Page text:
Nowhere and at no time does Jimmy Carter, the kindly-appearing human rights rhetorician, pose a more dangerous threat to democratic freedoms and national independence than he does today in Venezuela. With the ardent backing of the violence-prone opposition, Carter has frequently intervened in Venezuelan politics, presenting himself as a neutral mediator. At every step of the way Carter has moved to legitimate an opposition engaged in coups, uprisings, paramilitary terrorists and bosses lockouts devastating the economy.
Carter convinced President Chavez to reconcile with the elite leaders and supporters of a violent coup, which briefly overthrew his elected government. He continually pressured the elected President to negotiate and share power with an opposition even after he had won six national elections. Carter refused to recognize Chavez electoral victories and constitutional mandatesinstead he supported the oppositions demand for new unscheduled elections and then promoted the referendum.
Carter endorsed the referendum results pronounced by the oppositioneven though there were gross electoral violations. He then exercised pressure on the National Electoral Council to accelerate its examination of votesurging them to get on with the referendum. Carter never acknowledged hundreds of thousands of instances of voter fraud (as he refused to do in the case of Juan Boschs stolen victory earlier) and fraudulent identity cards. Carter was acting in Venezuela as the Quiet Americanone espousing high ideals while engaged in dirty tricks.
The historical record is abundantly clearCarter cannot be trusted to act as a neutral observer. He has been and is today a partisan of U.S. imperial interests and is not merely an observer but an active, insidious partner of U.S. clients. He continues to defend and promote any political opposition or regime, any ruler or coordinator, which will defeat popular movements and progressive governments.
Carter is not a democrat! He is a lifelong partisan of the U.S. Empire. He is especially dangerous as the Venezuela referendum approaches. The U.S. is illegally providing millions of dollars to the anti-Chavez opposition via the National Endowment for Democracy and other foundations. And the Carter Institute will be there to legitimate fraud and deceit, and to question the referendum election if Chavez wins.
Carter is especially likely to take advantage of some opportunist politicos who surround Chavez and are prone to make concessions to secure democratic legitimacy from the presence of this envoy of Empire.
Carter fits into the larger strategy of U.S.-backed coups and lockouts, paramilitary violence and support of Colombias military threat. No one in the Chavez regime intent on an honest referendum can permit this pious hypocrite to play any role in Venezuela.
An after-note: Other Human Rights mercenaries
The U.S. imperial state is mobilizing all of its organizational resources to defeat Chavez. In addition to Carter, Human Rights Watch (HRW), the National Endowment for Democracy and a small army of NGOs (local and international), are active on behalf of the U.S.-orchestrated anti-Chavez campaign.
Human Rights Director Vivanco is among the most blatant early interveners: Shortly after President Chavez concurred with the National Electoral Council decision to convoke the referendum, Vivanco announced a report in which he declared that Venezuela was suffering a constitutional crisis that could affect its already fragile institutions. He accused the Chavez government of purging and taking over the judiciary. He called for the intervention of the U.S.-dominated Organization of American States.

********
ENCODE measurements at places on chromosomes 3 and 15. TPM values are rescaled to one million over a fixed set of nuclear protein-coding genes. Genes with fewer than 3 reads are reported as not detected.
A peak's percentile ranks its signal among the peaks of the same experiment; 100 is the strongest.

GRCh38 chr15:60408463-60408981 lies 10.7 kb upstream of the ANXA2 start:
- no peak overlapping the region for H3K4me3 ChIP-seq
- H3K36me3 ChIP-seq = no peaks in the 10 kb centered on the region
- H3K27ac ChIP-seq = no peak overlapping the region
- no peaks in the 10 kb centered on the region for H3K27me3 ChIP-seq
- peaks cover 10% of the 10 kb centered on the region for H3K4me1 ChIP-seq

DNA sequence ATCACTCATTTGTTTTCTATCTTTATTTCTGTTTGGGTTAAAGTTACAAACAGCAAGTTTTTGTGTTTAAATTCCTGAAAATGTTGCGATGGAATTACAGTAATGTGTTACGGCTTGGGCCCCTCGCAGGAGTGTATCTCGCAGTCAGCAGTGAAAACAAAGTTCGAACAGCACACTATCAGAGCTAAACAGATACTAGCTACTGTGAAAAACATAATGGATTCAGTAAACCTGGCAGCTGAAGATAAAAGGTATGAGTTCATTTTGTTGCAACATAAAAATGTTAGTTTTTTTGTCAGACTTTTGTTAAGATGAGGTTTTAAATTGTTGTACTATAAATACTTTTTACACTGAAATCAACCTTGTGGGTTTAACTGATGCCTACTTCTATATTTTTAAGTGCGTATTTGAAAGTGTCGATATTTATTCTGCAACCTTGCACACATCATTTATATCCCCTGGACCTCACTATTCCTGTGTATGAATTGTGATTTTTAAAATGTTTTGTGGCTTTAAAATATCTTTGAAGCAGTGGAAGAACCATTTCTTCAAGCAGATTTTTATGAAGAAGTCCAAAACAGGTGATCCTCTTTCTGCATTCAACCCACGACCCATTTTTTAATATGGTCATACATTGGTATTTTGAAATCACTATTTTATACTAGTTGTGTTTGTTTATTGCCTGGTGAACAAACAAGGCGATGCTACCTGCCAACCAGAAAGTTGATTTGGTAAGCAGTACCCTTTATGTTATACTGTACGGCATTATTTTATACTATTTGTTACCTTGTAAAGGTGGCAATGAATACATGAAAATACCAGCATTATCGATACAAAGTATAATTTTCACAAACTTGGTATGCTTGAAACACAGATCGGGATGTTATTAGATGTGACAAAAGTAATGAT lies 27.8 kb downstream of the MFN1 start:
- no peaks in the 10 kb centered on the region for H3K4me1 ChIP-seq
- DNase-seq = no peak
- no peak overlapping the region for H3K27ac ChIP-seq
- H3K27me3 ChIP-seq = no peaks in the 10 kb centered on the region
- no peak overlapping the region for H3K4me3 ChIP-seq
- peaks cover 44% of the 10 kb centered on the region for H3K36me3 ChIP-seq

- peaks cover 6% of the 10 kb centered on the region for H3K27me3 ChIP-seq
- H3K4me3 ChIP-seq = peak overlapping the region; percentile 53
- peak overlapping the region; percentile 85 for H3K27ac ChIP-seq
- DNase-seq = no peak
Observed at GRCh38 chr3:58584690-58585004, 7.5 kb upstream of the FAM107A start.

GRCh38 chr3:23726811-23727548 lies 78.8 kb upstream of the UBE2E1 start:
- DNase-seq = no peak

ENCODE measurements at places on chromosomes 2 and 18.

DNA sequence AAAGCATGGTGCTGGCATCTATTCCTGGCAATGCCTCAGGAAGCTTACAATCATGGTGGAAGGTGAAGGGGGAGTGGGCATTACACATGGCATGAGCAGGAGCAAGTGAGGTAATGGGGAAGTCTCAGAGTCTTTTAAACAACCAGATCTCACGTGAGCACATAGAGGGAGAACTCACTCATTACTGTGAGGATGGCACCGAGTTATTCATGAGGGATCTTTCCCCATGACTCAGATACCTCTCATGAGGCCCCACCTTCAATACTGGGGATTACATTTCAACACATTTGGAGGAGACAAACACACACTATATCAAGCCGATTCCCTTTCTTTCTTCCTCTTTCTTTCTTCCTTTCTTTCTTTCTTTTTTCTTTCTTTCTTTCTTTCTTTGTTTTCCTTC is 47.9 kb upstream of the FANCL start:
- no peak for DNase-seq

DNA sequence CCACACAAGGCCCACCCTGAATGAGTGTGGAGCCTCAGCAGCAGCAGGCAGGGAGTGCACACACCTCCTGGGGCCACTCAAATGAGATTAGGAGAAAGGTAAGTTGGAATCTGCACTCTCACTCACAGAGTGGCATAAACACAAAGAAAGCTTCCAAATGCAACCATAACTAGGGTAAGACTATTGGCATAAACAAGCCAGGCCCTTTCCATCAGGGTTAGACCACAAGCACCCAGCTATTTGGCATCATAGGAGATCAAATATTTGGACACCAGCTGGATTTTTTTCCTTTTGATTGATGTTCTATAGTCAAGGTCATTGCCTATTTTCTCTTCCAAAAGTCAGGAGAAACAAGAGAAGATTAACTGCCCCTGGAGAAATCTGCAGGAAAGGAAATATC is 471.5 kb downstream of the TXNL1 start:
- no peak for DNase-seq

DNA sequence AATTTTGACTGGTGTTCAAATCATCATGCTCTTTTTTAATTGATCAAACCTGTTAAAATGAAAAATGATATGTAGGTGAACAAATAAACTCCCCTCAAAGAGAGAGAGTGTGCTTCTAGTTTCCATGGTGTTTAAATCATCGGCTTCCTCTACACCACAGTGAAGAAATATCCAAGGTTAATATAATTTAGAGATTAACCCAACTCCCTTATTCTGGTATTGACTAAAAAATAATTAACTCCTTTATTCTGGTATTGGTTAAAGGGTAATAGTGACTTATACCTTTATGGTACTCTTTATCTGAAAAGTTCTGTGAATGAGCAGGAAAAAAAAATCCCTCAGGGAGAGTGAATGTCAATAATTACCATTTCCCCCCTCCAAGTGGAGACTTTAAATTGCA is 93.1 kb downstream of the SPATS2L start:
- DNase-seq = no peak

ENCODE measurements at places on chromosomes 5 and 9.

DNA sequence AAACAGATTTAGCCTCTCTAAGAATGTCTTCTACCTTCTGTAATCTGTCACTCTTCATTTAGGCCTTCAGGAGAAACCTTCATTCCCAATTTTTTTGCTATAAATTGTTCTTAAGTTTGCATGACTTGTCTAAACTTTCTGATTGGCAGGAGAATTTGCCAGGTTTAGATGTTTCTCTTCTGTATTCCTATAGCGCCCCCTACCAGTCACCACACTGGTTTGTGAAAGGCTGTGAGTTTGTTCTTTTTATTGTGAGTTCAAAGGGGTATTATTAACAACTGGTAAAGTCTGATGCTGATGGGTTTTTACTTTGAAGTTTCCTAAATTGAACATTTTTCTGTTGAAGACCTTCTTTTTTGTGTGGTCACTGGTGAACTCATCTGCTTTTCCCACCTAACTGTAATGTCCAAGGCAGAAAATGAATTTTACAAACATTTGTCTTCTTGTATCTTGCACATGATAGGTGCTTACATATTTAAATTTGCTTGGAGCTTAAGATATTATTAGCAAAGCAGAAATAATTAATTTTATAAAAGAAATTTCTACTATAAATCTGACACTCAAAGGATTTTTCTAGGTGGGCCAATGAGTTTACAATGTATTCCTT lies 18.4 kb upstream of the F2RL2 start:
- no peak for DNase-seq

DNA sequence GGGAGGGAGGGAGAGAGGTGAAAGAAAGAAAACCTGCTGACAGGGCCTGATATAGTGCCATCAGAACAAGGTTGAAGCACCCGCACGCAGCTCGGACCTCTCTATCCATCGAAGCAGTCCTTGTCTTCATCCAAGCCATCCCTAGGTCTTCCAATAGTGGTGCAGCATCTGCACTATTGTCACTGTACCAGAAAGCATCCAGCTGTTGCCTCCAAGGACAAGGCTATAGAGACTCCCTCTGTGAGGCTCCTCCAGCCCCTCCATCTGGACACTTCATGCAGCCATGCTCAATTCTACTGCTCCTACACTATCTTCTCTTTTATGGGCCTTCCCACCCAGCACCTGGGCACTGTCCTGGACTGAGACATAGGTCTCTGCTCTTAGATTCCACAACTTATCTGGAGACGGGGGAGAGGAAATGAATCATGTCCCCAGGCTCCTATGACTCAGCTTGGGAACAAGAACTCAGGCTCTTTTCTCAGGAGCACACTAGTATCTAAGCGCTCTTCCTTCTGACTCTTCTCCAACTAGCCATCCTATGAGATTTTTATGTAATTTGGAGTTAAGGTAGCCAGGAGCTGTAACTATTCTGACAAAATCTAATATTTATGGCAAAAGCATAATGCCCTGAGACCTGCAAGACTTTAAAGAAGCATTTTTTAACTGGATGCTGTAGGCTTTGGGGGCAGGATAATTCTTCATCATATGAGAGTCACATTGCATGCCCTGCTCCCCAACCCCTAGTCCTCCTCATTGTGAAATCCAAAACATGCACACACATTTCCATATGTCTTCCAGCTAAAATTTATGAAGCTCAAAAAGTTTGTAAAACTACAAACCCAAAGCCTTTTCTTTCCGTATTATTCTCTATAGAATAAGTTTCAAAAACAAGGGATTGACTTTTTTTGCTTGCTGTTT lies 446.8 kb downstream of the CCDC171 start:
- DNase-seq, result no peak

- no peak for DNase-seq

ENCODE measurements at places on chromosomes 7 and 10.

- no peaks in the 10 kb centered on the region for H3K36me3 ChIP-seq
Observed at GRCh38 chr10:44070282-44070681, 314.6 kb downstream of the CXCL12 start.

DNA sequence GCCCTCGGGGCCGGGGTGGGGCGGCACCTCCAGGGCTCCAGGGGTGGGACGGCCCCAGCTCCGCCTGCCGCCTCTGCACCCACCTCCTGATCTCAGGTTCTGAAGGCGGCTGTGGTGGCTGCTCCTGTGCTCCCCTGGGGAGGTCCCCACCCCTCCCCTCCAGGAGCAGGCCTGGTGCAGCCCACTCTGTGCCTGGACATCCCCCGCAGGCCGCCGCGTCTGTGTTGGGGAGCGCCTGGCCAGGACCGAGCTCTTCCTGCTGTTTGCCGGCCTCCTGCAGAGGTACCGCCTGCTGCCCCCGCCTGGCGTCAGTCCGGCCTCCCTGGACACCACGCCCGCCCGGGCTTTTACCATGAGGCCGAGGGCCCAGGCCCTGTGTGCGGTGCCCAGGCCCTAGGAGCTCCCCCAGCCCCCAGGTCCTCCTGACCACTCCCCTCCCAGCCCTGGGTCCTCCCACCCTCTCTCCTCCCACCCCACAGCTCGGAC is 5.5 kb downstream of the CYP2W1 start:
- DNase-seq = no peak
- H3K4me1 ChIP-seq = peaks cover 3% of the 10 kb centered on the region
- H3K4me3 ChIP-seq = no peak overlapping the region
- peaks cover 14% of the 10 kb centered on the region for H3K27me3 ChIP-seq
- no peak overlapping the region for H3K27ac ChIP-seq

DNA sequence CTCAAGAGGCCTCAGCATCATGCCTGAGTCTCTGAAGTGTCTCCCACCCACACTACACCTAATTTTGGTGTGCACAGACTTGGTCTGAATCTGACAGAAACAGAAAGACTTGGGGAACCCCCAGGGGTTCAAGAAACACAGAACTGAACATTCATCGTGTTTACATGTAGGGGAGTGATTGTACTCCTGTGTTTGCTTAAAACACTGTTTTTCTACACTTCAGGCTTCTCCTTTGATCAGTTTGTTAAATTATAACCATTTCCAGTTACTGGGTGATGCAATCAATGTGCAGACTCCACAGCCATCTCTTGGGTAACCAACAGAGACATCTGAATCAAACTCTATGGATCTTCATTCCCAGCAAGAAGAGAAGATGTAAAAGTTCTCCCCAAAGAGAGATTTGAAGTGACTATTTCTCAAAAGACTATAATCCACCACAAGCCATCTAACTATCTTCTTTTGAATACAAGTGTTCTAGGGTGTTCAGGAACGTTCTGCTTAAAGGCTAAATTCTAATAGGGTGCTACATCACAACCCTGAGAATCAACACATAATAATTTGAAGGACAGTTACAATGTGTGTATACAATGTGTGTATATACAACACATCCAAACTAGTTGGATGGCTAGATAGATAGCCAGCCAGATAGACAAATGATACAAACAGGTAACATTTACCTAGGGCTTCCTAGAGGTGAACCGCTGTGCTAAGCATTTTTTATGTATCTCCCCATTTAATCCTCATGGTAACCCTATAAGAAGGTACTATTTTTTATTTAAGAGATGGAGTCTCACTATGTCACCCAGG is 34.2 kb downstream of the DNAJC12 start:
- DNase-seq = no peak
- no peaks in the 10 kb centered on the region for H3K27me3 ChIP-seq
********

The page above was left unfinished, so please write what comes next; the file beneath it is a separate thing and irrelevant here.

To force the Chavez government to conform to his declaration, Vivanco demanded that the World Bank and IMF suspend aid directed at modernizing the judicial system.
Over the past three years, HRW has followed the State Departments lead in attacking Chavez democratic credentialsoverlooking his participation (and victory) in six free electoral contests and his generous acceptance of the dubious signatures backing the referendum. HRW totally ignored the vast voter fraud by the opposition, echoing the line of the opposition.
HRW leaders are rife with former U.S. officials including its recent recruitment of Marc Garlasco, a former Defense Intelligence Agency official, as a senior military analyst. HRW played a major role in demonizing Yugoslavias President Milosovic, supported the U.S. invasion of the Balkans and was silent over U.S. war crimes, including the bombing of civilian targets, the KLAs assassination of over 2,000 Serb civilians and the ethnic purge of 200,000 non-Albanians from Kosovo.
During the peace negotiations between President Pastrana and the FARC, which the U.S. opposed and was keen on disrupting, Mr. Vivanco and HRW issued a report claiming that the FARC was violating all the terms of the peace negotiationssomething no other human rights group on the ground in Colombia claimedin order to pressure Pastrana to break negotiations and resume the military campaign, which he subsequently did.
HRW, like the Carter Center, has already intervened on the side of the authoritarian U.S.-backed opposition. It has smeared the independence of the courts to pressure it to conform to the opposition, it has rejected the democratic deliberations of the Venezuelan Congress and its vote on judicial reform, it has openly declared the government as illegitimate and it has already called for a U.S.-backed intervention via the OAS. Watch out for the humanitarian interventionists! Their presence is extremely dangerous for the integrity of the electorate and Venezuelan independence.
James Petras, a former Professor of Sociology at Binghamton University, New York, owns a 50-year membership in the class struggle, is an adviser to the landless and jobless in Brazil and Argentina and is co-author of Globalization Unmasked (Zed).
CounterPunch, July 8, 2004